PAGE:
Incidentally, Suresh Prabhu has already promised several reforms. The government, though, is yet to take a decision on the social costs of railways – estimated at INR 30,000 crore – that stem from providing subsidized freight and cheap fares in general.

Overhauling the budget system

However, this is only part of the major overhaul being made to the system as such. It is also expected that the union government will bring forward by a month the date to present the budget, and it is also expected to spend more in the infrastructure sector, which will come as a significant boost for the rather beleaguered sector. Even though no concrete date has been provided, it is expected that it could be done on 1st February from 2017 onwards. The central administration has stated that a final decision would be taken after taking a look at the poll calendar in five states for that year.

All these proposals had been in the pipeline for some time now. According to Economic Affairs Secretary, Shaktikanta Das, the department has discussed extensively with financial advisers from different departments and ministries and a new calendar has been created so that all the participants can be ready to adapt to the same.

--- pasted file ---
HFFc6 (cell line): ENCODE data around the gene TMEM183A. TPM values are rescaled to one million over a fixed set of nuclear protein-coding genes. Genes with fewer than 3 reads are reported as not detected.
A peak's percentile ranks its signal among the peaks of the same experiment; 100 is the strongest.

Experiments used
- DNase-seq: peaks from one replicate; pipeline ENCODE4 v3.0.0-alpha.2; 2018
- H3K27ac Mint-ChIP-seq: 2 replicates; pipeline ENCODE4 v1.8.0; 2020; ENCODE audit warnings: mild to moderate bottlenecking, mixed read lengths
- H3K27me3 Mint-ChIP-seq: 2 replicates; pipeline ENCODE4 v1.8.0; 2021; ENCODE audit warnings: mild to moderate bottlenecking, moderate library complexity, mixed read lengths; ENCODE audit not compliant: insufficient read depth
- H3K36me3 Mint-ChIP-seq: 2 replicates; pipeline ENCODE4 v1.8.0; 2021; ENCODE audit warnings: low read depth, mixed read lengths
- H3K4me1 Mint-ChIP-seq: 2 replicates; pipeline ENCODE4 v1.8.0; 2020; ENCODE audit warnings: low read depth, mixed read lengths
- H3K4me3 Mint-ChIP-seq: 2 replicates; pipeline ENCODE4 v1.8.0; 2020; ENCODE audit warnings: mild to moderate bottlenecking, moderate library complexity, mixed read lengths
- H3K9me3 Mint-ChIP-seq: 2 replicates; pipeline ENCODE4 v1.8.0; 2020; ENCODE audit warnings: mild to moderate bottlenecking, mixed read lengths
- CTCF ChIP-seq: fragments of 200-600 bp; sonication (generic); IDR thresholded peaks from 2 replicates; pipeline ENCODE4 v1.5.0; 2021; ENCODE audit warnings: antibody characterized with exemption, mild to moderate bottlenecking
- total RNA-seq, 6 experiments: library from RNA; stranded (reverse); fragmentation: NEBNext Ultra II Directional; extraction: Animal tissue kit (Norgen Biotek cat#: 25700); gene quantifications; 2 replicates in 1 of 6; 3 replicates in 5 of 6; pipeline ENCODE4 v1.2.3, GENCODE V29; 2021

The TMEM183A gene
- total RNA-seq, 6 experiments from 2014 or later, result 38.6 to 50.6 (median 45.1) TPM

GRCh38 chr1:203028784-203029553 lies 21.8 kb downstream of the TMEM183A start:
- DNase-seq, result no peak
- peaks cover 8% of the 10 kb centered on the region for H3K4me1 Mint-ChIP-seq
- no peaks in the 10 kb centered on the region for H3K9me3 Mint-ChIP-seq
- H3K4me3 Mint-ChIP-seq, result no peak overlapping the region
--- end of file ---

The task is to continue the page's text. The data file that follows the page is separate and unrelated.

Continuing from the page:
Other important decisions

The government has decided to remove the various categorizations – it is expected that this will make the whole process a much simpler one. All these proposals have recently received clearance at a union cabinet meeting headed by Narendra Modi. At present, a committee led by Shankar Acharya is looking at the possibility of a new financial year and once its report is submitted, there is chance that there could be further changes to the system. This report is supposed to be submitted by 31st December.

In India, the financial year starts from April while in most countries of the world this starts from January.

Legislative implications of the decisions

It is expected that as a result of this overhaul it would now be possible to get approval from legislature for the various yearly expenses before the financial year starts on 1st April. This also means that from now on the budget will have to be prepared during early October. As a result, the budget session of parliament would also be convened before 25th January, a month earlier than usual. This will also bring forward the Economic Survey done before the budget.

GDP estimates brought forward

It is expected that advance GDP estimates will have to be completed on 7th January rather than on 7th February. The mid-year review of expenses made by different ministries is expected to be completed by 15th November. However, as stated in a report in The Business Standard, published on 21st September, the Ministry of Statistics and Programme Implementation has stated that it will not be able to provide all the data that early. Das, though, feels that this data would still be helpful for purposes of planning.